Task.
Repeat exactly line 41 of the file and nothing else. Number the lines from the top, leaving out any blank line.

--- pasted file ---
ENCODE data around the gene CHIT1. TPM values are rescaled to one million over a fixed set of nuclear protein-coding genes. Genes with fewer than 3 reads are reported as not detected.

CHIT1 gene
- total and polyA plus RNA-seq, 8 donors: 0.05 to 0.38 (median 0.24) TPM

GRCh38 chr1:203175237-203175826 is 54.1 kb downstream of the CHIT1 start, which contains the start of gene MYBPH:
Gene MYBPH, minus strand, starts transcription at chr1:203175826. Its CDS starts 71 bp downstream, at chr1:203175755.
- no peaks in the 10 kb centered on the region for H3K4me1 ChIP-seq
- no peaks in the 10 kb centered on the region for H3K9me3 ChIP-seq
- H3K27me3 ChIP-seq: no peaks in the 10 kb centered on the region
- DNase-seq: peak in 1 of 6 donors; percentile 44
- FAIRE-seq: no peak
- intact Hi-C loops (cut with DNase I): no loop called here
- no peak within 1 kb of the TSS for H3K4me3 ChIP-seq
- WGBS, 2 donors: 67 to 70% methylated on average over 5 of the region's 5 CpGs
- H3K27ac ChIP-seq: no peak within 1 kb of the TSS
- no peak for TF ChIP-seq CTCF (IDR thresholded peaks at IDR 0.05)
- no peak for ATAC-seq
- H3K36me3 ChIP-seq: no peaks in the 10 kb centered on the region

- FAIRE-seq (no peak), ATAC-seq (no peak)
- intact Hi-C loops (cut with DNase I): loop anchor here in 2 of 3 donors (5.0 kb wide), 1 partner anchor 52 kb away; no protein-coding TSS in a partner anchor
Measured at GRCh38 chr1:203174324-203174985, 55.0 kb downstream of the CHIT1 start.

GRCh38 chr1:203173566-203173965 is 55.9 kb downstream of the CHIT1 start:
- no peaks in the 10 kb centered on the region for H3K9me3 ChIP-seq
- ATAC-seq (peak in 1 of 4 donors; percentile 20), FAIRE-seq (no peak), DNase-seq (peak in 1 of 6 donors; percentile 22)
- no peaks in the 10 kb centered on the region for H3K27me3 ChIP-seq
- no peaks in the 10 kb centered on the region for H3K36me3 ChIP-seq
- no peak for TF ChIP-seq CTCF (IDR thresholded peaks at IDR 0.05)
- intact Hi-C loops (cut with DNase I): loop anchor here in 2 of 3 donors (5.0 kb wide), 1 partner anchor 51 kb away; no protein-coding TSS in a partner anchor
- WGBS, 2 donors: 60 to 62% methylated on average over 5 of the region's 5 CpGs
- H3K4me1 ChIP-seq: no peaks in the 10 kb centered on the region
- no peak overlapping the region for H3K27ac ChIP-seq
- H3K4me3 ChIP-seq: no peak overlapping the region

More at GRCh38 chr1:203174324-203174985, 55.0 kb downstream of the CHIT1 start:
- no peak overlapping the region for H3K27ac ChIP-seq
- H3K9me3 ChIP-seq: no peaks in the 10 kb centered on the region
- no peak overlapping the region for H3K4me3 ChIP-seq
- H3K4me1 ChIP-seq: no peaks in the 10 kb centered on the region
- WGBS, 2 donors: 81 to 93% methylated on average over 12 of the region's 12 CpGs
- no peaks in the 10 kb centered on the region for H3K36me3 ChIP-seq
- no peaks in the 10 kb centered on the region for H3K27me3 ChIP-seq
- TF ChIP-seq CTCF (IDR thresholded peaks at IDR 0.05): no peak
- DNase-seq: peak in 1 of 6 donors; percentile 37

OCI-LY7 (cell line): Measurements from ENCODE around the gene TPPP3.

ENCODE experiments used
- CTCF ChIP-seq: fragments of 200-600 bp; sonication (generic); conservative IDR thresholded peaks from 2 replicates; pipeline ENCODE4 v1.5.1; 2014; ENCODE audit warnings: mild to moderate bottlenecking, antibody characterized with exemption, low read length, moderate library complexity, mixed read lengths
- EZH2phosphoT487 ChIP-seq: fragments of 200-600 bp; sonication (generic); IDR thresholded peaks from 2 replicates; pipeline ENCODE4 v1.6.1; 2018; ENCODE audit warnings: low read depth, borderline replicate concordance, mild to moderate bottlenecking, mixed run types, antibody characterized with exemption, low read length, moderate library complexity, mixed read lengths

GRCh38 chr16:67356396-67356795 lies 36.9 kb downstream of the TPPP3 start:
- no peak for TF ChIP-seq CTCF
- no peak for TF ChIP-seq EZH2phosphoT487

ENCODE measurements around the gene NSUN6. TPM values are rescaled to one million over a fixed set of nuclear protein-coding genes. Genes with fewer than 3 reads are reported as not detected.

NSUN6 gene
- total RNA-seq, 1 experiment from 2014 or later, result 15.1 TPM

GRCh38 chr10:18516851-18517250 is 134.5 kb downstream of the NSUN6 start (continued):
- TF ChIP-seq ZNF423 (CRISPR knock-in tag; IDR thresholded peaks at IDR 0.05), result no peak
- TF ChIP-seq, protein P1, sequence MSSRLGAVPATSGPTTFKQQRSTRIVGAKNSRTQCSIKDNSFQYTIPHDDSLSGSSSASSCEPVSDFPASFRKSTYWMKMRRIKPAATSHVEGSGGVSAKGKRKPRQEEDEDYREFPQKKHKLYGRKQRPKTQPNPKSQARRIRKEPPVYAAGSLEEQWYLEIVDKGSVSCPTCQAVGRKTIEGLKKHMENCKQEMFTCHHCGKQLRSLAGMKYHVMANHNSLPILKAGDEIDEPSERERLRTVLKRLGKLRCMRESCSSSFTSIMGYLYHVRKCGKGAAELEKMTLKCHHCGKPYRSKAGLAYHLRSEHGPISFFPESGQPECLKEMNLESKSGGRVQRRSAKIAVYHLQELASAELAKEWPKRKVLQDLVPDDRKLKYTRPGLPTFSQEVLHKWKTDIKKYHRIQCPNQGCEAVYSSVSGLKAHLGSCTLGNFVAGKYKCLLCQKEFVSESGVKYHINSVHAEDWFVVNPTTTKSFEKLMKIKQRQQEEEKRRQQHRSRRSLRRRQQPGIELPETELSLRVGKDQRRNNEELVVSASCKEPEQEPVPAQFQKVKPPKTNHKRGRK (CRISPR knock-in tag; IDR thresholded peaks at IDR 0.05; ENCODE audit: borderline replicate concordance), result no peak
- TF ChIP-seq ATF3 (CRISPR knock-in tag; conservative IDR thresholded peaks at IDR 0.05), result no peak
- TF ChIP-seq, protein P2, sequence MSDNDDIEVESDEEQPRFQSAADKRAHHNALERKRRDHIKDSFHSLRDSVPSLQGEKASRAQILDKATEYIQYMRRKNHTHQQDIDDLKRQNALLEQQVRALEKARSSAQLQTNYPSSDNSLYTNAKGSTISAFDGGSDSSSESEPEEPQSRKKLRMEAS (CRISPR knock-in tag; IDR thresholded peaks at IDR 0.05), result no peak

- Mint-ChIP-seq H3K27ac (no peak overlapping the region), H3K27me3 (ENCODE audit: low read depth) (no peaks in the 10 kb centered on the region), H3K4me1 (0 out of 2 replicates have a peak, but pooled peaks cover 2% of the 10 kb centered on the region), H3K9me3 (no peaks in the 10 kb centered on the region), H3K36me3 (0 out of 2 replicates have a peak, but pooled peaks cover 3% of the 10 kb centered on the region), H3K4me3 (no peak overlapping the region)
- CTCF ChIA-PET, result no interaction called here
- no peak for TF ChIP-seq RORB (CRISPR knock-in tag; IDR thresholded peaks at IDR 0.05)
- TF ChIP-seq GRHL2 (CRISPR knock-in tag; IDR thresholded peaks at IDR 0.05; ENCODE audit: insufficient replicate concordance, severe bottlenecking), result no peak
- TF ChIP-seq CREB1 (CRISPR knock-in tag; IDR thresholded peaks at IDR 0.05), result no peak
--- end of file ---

- DNase-seq: peak in 1 of 6 donors; percentile 37